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University Research Administration: Benefits, Not Bureaucracy


My journey from Ph.D. researcher to academic research manager was one of serendipity. After I finished my Ph.D. in immunology at Queen's University, if you had asked where I expected to be in 2004, I likely would have answered academic or biotechnology industry research. I received a number of postdoctoral fellowships from the Canadian federal government and health charities, and I pursued a research career until 1995, when my colleagues and I identified a novel marker of HIV infection.

Few research options

We patented and licensed this through the University of Toronto's technology-transfer office, Innovations Foundation (IF). Public funding for academic research was in decline; more importantly, the number of tenure-track faculty positions was also declining. I saw few research career options beyond being a grant-supported research associate working for a faculty member. So I joined IF in 1996 as a manager of the life science and biotechnology patent portfolio.

Hanging up my lab coat for a suit and tie opened up a number of career options. These options broadened further when I took an MBA, studying part-time while working at IF. After that, I held positions with the Canadian Arthritis Network (executive director of business development) and the Canadian Institutes of Health Research (director of partnerships). In both these positions, I developed and managed partnerships for academic health research involving domestic and international funding partners from the public, private, and voluntary sectors.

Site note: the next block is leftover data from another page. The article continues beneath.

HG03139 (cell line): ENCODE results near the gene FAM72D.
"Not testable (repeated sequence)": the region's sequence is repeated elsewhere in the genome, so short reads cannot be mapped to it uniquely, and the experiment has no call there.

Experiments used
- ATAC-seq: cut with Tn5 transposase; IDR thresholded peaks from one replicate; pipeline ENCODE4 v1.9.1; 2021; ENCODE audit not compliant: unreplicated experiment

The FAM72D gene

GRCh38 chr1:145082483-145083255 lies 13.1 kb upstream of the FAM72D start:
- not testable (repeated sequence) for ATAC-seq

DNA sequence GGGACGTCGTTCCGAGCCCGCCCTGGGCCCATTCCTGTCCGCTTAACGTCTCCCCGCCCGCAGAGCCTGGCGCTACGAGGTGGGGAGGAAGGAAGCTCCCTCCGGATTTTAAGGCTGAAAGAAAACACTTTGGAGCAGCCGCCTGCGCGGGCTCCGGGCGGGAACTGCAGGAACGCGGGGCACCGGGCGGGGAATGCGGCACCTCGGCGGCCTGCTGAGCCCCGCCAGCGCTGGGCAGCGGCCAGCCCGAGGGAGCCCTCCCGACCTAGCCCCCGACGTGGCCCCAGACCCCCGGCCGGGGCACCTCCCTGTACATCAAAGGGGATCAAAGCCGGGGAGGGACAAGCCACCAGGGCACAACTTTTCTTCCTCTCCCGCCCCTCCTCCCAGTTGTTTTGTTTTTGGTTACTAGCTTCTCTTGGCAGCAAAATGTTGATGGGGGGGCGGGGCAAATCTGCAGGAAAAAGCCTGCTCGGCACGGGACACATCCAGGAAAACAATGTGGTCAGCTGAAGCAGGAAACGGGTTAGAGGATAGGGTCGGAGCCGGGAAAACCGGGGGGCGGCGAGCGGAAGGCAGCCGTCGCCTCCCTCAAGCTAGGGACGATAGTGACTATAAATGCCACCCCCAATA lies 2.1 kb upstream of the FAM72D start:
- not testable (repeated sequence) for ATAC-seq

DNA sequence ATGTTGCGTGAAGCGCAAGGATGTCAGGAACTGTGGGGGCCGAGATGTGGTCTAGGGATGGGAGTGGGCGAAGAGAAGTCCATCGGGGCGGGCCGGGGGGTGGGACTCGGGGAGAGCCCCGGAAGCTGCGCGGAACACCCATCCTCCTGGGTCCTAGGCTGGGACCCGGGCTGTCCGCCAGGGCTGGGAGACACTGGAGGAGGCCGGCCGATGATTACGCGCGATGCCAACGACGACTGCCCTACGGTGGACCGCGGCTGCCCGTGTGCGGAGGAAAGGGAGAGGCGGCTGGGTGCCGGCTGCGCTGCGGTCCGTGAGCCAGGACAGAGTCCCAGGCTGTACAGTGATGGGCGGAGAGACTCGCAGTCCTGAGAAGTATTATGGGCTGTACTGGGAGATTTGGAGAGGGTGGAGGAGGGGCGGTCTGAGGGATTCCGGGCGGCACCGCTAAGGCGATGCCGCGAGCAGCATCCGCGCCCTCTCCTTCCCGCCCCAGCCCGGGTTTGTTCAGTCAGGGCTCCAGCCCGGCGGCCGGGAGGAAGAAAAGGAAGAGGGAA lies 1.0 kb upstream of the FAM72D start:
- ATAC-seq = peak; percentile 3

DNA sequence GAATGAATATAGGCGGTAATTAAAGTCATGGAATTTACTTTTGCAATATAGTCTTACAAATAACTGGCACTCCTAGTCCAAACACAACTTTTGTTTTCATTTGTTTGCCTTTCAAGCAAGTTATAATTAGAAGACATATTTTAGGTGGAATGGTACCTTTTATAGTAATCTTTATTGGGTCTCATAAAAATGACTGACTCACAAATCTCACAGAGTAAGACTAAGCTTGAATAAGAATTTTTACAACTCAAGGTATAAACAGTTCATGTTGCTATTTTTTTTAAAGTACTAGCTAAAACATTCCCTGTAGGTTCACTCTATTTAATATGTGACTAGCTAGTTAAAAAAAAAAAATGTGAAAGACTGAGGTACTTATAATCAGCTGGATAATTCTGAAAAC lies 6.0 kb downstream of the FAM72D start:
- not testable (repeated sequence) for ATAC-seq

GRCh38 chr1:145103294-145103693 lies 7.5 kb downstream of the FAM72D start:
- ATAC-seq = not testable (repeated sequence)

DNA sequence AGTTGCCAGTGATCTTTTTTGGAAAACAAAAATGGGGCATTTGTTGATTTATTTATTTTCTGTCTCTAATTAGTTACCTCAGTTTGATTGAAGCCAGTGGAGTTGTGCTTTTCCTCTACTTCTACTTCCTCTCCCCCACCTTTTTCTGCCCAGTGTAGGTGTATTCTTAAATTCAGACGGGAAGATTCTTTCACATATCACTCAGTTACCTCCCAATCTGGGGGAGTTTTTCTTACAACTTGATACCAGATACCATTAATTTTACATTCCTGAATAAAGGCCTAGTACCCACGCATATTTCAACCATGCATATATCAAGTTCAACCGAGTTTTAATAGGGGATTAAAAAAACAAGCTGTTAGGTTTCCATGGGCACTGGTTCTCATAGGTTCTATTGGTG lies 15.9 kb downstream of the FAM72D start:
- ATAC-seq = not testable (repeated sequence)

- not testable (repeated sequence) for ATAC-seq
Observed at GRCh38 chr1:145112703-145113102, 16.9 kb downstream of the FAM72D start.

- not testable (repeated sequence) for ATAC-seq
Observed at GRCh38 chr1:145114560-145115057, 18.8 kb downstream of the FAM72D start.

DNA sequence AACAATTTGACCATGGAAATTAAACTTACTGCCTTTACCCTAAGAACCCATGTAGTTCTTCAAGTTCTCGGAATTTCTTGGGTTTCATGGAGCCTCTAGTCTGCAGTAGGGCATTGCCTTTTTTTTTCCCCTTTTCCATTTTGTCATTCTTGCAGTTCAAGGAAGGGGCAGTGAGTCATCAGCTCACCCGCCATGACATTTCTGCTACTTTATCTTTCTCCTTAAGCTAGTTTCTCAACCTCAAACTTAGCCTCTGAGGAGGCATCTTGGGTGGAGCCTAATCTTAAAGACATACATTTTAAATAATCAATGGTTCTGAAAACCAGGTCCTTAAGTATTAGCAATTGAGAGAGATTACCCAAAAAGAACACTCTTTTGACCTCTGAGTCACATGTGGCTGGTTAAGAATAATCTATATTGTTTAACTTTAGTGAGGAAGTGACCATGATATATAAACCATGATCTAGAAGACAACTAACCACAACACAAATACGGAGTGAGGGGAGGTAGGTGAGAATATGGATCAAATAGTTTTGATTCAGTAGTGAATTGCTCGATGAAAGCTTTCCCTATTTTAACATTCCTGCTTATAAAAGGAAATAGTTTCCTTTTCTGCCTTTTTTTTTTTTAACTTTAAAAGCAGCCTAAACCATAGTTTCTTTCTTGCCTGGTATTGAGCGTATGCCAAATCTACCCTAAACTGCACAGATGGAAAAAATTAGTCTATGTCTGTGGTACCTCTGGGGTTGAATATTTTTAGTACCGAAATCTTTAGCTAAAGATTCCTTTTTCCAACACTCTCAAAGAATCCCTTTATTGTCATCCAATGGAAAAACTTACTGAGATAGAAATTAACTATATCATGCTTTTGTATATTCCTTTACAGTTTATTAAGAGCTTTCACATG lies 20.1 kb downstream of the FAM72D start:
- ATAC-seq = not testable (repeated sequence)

My experience in government and academia and my close association with the private and voluntary sectors put me in a unique position to assess career directions. In charting my career trajectory, I found that the most important question to ask was, "What kind of organization would make for a satisfying career choice?" Each sector offers its own challenges and opportunities, and all sectors have rewarding career opportunities. Yet the cultures of these four stakeholder sectors in research--public, private, government, and voluntary--are quite different from each other, and each has its own advantages: flexibility, work-life balance, money, accountability, corporate citizenship, future career opportunities, travel demands and opportunities, and so on.